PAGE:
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Get off Divi Themes Jock

Seriously folks… In the past couple of days I’ve seen a number of articles hop on the Divi theme like it’s the worst theme in the world.  Personally, I’m not a fan of it, but that doesn’t mean I’m going to steam roll it.  In fact, I applaud the Divi theme for doing exactly what it’s supposed to do for the audience it was meant for.  Let’s address some things…

First, Divi is not the only theme that’s a DIY

Let’s stop pretending like Divi is the only theme that allows you to build a website “without touching any code”.  In fact, almost every theme from Theme Forest, and almost every Theme Shop has at least 1 theme that “requires no coding” skill.  What does that mean?

That means, in the words of Chris Lema,

If you use the [Divi] theme with WordPress, it better be forever

Feel free to replace Divi with a multitude of DIY themes that are out.  In fact, I’ll up this a bit.  If you use a theme and you customize the crap out of the home page, be prepared to stick with it, otherwise you’ll be stuck in the same situation as using the Divi theme.

2. Divi Theme does what it’s supposed to do.

BooHoo, the code isn’t perfect!  Oh no, it adds short codes! What’s a person to do! ::end sarcasm::

The Divi theme helps you build a home page and inside pages with a multitude of options.  It is not meant for the custom developer who wants to dive in and change everything.  It’s meant for the person who wants a beautiful site, and doesn’t have the technical knowledge to go and design and code one themselves.

Think about it.  If you’re a developer, this theme is not for you. Of course you’re going to have issues with it, because you can’t do what you want without trying to figure out how it’s done or what to edit.  That’s a developers nightmare! AHHH, someone else’s code!!! and it’s not neat and clean like I want it!!!

The end user that used Divi will love it.  The end user that uses any of those themes that don’t have to be coded, will love it.  The developer that has a client using Divi (or any other DIY theme) and has to go in and make edits, will hate it!

3. Since when is it cool to smash someones business

Maybe I’m old school, but when I first started working, one of the wisest things my first boss ever told me was:

No matter how mad you are, or how much you don’t like something, don’t bad mouth someone else’s business.

Especially don’t make it public!  He’s 100% right.  Even though we all seem to do it at times.  But if you do, do it with reason.  For instance, sharing your experience with bad customer service. Fine. Sharing a review on a product that just didn’t work. OK. Spewing bad things about a company just for the sake of making a sale, or just because you don’t like it, not cool.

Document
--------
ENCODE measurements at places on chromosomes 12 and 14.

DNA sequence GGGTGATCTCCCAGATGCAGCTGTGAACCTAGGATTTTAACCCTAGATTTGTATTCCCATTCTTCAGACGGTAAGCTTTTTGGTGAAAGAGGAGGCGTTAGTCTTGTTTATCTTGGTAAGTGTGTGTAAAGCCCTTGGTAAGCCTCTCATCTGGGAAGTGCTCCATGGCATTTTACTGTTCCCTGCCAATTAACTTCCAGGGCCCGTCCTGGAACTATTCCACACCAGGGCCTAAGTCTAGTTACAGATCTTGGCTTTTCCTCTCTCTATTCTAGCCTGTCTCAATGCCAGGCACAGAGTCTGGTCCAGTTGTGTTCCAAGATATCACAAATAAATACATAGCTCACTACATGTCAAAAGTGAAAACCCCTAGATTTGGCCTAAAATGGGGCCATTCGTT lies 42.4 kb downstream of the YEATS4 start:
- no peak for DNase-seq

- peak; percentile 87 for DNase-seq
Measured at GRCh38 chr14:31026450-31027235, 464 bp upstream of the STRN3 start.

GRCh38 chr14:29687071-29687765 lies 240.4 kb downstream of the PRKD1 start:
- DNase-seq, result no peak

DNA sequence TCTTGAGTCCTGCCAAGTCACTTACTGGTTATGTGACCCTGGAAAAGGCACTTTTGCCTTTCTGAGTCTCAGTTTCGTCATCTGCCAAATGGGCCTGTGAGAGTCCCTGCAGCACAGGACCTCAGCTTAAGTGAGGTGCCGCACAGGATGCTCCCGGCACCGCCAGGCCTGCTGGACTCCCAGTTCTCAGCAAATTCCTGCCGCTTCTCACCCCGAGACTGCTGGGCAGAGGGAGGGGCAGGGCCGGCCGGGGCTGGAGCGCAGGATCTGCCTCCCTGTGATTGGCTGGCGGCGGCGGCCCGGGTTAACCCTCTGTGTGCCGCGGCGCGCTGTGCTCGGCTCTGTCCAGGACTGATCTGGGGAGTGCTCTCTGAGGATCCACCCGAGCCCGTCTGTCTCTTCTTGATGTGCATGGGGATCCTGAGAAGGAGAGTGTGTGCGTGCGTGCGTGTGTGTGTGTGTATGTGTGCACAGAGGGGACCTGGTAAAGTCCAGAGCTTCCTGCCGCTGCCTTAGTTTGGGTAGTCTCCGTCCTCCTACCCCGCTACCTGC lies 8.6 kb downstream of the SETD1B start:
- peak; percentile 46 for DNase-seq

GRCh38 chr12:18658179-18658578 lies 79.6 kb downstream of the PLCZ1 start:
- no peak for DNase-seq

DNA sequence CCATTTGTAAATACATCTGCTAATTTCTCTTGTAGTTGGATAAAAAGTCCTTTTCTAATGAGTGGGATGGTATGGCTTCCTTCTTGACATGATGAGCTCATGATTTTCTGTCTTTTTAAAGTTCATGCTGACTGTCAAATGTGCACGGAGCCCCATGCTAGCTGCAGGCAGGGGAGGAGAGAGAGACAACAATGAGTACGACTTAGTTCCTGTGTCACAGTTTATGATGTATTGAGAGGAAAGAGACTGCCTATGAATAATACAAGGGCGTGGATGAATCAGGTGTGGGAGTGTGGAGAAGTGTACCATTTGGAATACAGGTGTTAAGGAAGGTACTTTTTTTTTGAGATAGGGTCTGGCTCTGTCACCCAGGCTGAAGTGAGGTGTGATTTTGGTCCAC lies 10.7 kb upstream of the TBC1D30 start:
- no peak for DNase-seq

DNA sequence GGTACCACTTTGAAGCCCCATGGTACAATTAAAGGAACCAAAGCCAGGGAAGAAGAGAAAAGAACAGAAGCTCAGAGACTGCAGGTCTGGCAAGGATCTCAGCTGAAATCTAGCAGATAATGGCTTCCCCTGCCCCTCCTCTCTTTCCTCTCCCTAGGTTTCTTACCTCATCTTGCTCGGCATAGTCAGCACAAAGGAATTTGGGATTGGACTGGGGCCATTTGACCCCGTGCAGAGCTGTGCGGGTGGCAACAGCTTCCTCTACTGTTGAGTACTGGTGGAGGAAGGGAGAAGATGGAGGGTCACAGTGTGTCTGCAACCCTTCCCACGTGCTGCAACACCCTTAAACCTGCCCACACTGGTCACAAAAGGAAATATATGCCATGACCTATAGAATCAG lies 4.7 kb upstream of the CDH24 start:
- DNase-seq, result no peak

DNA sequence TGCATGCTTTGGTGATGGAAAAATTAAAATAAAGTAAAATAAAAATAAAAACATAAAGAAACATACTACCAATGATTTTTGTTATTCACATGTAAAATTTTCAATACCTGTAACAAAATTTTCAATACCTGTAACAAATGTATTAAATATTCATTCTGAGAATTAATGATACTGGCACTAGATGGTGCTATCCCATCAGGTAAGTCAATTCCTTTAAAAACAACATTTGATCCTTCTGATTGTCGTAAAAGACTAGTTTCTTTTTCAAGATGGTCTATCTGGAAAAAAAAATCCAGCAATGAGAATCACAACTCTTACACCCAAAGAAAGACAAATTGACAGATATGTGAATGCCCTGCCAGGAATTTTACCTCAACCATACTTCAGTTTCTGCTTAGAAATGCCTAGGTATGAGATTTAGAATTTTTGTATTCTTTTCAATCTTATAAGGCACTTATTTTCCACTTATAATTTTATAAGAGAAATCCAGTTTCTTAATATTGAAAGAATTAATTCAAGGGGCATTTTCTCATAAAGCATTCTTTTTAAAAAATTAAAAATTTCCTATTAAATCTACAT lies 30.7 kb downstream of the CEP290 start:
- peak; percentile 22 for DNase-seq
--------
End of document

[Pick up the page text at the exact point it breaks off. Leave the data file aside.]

I think there’s a certain amount of business etiquette that we should respect.  Now if Divi themes added some script that gave you a virus, bad mouth away, but if you switched themes, and didn’t get the same home page as what you had with Divi, stop it.

My Conclusion

Everyone has their own hustle, everyone does things differently.  CopyBlogger speaks on building a MVA (minimum viable audience).  Basically it’s building an audience that relates and enjoys YOUR products and YOUR posts, etc.  If you are not in that MVA, then you really can’t relate.

That’s like me doing a review on women’s make up.  It’s not meant for me, how would I know if the Bronzer is doing what’s it’s supposed to better or worse than any other bronzer? Let’s make it more real.  I’m a front end developer, I HATE those plugins that give you options to change the color of a theme with a stupid color box.  Hate ’em.  But guess what, that doesn’t mean that those plugins suck.  Maybe you love those plugin.  Why? Because they do what you need them to do and they work for YOU!

Divi does what it does for those people who want something like that.  All of these DIY themes do what they do with a reason.  The output may be different, but the bottom line is, if you’re not using a flexible framework, or if you don’t plan on hiring someone down the line to edit and maintain your website, then you’ll need to stick with that theme, regardless if it’s Divi, some Theme Forest theme, startup framework, or any of the like.

 

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About the Author
What's UP! This is my site, I write 99% of the articles on here. I'm also the owner of SureFireWebServices.com. I help out a lot of developers and designers getting into the web game. Helping is fun for me, so feel free to ask me any questions! I've made courses and have a membership as well to help get you on your feet!

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